Great post! Loved how you ended it by saying you haven't needed to learn about stuffing a body anywhere yet. I haven't done nearly the research that you have, although I've done a bit here and there even for my contemporaries set in my hometown. I know people who live in those areas love to be able to identify with the details you provide. I think it's cool that you've written a YA book about bullying and books that delve into the Civil War area. Quite a difference between the two! Thanks for sharing your thoughts.ReplyDelete
Yes, M.J., I haven't figured out what kind of writer I want to be yet. (LOL). And you are right: when you live in the place you write about there's a critic hanging from every tree (hackneyed metaphor?) Good luck with your own impressive writing and thanks for commenting.Delete
Wow, Susan, you do a ton of research for your books. I'm very impress. How long does it take you to research a subject? Do you give yourself a time limit? Or simply list the things you wish to know and stick to those aspects of the research? How do you collate all the subject knowledge you obtain so it's easy to find?ReplyDelete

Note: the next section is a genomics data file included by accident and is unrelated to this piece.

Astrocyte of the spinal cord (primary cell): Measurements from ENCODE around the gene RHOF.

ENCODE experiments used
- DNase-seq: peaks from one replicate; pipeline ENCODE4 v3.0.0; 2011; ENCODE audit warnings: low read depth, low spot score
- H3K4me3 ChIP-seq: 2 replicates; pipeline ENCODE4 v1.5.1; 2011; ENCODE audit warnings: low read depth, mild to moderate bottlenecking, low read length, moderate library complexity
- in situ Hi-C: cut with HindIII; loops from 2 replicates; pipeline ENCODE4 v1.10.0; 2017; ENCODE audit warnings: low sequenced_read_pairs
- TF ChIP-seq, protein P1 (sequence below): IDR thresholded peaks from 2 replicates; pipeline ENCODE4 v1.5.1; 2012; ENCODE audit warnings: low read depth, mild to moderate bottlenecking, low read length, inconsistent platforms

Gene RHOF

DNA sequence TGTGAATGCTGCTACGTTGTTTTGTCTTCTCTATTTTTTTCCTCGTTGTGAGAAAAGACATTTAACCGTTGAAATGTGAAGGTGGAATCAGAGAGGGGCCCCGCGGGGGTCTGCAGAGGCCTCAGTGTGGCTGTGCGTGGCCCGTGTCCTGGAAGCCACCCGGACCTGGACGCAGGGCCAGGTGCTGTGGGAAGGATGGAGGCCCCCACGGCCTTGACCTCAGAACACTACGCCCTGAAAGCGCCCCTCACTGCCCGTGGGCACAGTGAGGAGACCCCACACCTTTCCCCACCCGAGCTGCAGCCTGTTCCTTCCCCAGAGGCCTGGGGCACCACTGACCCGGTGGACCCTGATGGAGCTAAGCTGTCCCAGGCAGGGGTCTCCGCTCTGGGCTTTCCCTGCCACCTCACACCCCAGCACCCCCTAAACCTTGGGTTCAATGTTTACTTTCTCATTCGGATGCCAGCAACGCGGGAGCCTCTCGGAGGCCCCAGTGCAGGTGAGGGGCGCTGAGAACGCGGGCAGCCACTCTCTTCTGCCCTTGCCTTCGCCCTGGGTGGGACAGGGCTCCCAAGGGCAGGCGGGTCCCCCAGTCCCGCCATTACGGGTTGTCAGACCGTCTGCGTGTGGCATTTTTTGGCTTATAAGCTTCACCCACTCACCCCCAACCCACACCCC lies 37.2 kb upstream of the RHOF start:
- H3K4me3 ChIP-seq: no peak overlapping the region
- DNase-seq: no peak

Monique: I usually research for 6 months or so, saving notes on a computer file. Once I have my facts in order, I work them into my fiction outline. I never begin to write until I know the beginning, middle and end of my book. I am NOT a pantser! Thanks for commenting.ReplyDelete
Susan, I agree. No wonder I felt so grounded in A Rdd, Red Rose: the spaistaking research gave the story a very real quality. I highly recommned this book. As to preserving historic buildings and places, the State Historic Preservation Officer (SHPO) is the place to start, at your state capital.She cooridinates all federal applications for National Register of Historic Places, endorses them and may even create a state historic designation for a site, which is easier to get.ReplyDelete
Peter: I appreciate your review of A Red, Red Rose. It was one of my all-time best!. Thanks for the SHPO tip and good luck with your own writing.ReplyDelete